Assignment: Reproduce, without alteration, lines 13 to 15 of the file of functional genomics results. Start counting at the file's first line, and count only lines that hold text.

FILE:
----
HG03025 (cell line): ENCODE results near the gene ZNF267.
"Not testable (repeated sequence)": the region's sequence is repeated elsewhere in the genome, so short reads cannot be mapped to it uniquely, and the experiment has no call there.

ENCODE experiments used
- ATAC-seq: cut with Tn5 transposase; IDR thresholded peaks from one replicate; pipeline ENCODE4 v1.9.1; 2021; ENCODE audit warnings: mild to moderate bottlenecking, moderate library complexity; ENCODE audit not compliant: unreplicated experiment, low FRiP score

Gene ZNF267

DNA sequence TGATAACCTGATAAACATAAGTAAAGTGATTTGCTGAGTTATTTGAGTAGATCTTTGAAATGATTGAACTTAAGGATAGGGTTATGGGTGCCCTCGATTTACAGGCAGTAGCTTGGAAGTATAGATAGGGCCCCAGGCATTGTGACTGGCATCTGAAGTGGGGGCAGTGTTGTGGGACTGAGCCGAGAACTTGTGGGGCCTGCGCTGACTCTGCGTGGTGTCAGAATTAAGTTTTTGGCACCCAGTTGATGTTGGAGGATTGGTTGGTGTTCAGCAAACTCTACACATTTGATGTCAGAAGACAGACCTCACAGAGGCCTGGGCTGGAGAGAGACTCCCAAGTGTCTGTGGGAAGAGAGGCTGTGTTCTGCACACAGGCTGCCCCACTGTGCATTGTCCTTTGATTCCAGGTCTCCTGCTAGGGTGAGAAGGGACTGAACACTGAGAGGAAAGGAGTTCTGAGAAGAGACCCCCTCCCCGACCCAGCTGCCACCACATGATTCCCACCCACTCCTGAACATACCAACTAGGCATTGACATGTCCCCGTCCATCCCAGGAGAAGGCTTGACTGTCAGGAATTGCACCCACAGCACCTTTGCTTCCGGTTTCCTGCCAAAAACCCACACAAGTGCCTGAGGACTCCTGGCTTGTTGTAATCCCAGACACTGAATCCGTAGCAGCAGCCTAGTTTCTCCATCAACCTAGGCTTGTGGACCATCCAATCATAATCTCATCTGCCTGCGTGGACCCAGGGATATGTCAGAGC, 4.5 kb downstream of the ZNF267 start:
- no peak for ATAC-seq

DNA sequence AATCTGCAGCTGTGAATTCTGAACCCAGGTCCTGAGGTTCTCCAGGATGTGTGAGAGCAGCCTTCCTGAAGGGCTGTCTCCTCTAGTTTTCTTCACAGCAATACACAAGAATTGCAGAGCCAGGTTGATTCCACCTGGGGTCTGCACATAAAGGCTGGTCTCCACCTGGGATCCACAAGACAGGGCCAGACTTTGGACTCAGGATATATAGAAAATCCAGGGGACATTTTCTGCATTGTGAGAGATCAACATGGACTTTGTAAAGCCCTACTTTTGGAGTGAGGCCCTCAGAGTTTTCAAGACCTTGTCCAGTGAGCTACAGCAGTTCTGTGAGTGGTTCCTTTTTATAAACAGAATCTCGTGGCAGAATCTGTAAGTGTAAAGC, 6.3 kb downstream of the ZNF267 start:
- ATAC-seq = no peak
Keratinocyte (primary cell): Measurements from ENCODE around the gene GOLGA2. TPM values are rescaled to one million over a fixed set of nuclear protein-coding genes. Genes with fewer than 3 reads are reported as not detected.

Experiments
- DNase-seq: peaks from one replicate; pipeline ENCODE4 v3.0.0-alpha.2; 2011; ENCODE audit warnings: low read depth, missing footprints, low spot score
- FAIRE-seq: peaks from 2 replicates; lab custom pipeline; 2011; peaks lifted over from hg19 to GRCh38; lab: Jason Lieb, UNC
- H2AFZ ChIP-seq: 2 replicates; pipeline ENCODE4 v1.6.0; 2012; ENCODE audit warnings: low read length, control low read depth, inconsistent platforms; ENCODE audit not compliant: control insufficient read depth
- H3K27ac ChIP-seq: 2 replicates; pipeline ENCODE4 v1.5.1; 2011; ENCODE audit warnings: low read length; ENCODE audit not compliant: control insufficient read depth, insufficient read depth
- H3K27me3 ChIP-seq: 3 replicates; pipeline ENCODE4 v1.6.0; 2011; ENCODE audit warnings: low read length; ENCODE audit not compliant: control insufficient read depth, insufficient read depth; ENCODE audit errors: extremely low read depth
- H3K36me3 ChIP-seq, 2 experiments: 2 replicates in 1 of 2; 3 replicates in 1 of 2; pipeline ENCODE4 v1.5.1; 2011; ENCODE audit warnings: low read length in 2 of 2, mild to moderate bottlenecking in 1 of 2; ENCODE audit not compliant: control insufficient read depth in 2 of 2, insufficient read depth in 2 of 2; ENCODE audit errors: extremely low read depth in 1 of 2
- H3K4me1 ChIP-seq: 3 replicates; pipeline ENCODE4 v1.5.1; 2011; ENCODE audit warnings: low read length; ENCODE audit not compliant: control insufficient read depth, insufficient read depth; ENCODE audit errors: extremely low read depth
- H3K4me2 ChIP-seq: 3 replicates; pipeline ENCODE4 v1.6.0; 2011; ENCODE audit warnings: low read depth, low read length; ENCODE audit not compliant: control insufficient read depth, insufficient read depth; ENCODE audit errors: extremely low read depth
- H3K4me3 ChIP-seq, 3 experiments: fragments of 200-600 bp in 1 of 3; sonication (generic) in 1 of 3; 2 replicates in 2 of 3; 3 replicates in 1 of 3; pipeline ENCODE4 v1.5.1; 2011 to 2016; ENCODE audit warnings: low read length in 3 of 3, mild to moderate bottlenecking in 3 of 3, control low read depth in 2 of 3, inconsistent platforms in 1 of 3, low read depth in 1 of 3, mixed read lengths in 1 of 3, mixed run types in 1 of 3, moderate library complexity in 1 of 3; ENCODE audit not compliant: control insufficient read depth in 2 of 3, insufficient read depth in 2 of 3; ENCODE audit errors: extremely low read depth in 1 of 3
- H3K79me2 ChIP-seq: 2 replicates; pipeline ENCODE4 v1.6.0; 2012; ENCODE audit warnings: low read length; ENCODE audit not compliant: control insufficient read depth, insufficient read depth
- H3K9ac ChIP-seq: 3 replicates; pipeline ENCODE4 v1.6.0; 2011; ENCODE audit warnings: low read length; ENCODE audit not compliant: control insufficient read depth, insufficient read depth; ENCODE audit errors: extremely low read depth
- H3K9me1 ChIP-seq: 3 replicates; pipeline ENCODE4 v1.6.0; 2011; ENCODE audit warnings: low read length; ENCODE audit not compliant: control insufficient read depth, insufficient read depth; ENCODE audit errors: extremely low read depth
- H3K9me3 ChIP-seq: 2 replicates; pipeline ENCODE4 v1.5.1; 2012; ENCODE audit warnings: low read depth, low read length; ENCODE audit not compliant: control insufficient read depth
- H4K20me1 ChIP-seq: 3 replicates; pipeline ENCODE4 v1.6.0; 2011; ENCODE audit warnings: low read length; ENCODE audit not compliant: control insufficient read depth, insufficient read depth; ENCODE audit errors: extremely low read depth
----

- FAIRE-seq: peaks from 2 replicates; lab custom pipeline; 2011; peaks lifted over from hg19 to GRCh38; lab: Jason Lieb, UNC
- H2AFZ ChIP-seq: 2 replicates; pipeline ENCODE4 v1.6.0; 2012; ENCODE audit warnings: low read length, control low read depth, inconsistent platforms; ENCODE audit not compliant: control insufficient read depth
- H3K27ac ChIP-seq: 2 replicates; pipeline ENCODE4 v1.5.1; 2011; ENCODE audit warnings: low read length; ENCODE audit not compliant: control insufficient read depth, insufficient read depth